The Man-Moth always seats himself facing the wrong way
and the train starts at once at its full, terrible speed,
without a shift in gears or a gradation of any sort.
He cannot tell the rate at which he travels backwards.

Each night he must
be carried through artificial tunnels and dream recurrent dreams.
Just as the ties recur beneath his train, these underlie
his rushing brain. He does not dare look out the window,
for the third rail, the unbroken draught of poison,
runs there beside him. He regards it as a disease
he has inherited the susceptibility to. He has to keep
his hands in his pockets, as others must wear mufflers.

If you catch him,
hold up a flashlight to his eye. It’s all dark pupil,
an entire night itself, whose haired horizon tightens
as he stares back, and closes up the eye. Then from the lids
one tear, his only possession, like the bee’s sting, slips.
Slyly he palms it, and if you’re not paying attention
he’ll swallow it. However, if you watch, he’ll hand it over,
cool as from underground springs and pure enough to drink.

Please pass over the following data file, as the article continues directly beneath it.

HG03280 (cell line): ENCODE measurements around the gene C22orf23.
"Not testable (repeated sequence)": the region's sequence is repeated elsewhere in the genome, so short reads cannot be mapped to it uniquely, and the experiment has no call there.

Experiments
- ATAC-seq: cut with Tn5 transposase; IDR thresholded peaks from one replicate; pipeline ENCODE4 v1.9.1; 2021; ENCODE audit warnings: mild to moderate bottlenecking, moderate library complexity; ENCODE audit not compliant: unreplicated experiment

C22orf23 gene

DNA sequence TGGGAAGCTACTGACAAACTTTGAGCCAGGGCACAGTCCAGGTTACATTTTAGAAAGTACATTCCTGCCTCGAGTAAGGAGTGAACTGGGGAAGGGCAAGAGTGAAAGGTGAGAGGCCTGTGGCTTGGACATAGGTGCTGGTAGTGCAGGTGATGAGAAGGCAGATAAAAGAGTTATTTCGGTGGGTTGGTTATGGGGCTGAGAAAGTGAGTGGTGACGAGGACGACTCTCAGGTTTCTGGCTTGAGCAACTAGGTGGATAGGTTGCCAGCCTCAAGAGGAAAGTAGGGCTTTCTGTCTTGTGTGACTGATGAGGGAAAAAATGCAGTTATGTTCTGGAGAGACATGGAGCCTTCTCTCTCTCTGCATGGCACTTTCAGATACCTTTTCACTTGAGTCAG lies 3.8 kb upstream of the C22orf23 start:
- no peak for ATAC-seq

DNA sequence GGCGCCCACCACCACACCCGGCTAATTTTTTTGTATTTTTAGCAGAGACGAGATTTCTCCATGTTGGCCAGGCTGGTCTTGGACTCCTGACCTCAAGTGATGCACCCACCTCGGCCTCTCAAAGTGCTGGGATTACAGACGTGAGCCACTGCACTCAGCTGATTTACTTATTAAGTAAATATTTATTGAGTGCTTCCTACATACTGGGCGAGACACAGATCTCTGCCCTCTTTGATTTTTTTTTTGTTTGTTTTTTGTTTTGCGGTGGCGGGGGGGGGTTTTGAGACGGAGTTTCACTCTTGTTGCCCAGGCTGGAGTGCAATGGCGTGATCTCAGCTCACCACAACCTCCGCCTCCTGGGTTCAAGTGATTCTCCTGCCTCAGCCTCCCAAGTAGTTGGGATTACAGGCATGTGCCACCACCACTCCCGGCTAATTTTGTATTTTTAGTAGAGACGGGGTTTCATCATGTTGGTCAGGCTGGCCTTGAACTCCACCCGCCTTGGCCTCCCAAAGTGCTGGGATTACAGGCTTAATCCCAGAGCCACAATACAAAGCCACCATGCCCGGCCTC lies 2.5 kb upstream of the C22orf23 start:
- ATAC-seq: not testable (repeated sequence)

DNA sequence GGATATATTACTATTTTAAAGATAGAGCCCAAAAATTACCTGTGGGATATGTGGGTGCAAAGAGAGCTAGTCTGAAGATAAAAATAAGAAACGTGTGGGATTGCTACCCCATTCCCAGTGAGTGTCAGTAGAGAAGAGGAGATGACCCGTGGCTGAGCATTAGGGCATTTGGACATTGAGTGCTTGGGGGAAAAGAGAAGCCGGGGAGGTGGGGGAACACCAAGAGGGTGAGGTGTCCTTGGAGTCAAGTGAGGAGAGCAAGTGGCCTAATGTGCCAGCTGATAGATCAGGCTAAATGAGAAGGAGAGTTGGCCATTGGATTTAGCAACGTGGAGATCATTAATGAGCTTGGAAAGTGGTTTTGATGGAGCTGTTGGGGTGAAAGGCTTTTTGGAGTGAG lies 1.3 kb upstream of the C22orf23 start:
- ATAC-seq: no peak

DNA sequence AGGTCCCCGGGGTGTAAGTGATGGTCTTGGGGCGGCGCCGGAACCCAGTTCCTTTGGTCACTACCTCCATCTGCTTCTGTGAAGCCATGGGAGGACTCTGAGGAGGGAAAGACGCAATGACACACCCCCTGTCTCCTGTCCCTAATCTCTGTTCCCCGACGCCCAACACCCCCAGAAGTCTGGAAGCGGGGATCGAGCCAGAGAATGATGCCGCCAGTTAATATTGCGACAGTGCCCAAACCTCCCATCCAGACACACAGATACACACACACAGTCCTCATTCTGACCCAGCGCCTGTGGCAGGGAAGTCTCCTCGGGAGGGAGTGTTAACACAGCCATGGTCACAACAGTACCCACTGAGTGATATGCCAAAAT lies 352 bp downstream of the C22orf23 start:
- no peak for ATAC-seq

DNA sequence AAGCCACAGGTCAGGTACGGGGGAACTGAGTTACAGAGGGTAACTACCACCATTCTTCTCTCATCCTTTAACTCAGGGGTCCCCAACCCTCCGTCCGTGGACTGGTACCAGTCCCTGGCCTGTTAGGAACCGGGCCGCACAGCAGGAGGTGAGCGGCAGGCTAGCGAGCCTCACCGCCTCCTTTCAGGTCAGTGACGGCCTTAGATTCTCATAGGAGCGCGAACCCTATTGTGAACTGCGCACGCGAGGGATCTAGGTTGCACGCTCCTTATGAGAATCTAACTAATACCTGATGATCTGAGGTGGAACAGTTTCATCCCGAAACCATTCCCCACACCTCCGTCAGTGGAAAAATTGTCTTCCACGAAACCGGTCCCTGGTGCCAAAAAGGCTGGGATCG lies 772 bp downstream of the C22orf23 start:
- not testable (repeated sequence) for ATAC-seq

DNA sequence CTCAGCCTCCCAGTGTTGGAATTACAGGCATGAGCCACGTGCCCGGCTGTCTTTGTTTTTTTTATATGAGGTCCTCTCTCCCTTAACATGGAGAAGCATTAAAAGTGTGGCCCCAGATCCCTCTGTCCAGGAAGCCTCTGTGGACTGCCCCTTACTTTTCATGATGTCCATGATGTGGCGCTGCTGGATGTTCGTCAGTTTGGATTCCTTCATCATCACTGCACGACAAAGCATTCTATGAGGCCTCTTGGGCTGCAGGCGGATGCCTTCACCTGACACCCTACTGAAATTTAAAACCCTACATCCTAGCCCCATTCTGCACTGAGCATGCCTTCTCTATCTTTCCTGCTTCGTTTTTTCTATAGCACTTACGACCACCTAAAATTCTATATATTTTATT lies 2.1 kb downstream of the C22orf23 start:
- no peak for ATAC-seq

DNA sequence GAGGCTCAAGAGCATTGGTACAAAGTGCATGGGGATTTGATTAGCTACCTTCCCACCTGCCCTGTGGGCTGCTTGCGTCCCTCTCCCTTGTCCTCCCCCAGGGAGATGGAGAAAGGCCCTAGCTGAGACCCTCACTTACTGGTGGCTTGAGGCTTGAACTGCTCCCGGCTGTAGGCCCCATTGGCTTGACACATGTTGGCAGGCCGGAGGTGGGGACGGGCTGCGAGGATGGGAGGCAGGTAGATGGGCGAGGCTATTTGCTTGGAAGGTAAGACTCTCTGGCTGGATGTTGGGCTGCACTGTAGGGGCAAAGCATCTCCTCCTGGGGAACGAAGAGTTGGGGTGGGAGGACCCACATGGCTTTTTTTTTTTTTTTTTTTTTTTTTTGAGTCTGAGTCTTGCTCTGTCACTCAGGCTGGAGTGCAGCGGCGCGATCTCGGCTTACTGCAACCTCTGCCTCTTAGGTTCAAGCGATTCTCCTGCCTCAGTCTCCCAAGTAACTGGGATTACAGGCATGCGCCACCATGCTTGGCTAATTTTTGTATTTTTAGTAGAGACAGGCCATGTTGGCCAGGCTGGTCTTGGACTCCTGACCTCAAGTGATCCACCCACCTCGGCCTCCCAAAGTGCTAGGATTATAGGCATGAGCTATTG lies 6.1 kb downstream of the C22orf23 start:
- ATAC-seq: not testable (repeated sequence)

Elizabeth Bishop

“Nothing but Death” by Pablo Neruda

There are cemeteries that are lonely,
graves full of bones that do not make a sound,
the heart moving through a tunnel,
in it darkness, darkness, darkness,
like a shipwreck we die going into ourselves,
as though we were drowning inside our hearts,
as though we lived falling out of the skin into the soul.

And there are corpses,
feet made of cold and sticky clay,
death is inside the bones,
like a barking where there are no dogs,
coming out from bells somewhere, from graves somewhere,
growing in the damp air like tears of rain.

Sometimes I see alone
coffins under sail,
embarking with the pale dead, with women that have dead hair,
with bakers who are as white as angels,
and pensive young girls married to notary publics,
caskets sailing up the vertical river of the dead,
the river of dark purple,
moving upstream with sails filled out by the sound of death,
filled by the sound of death which is silence.

Death arrives among all that sound
like a shoe with no foot in it, like a suit with no man in it,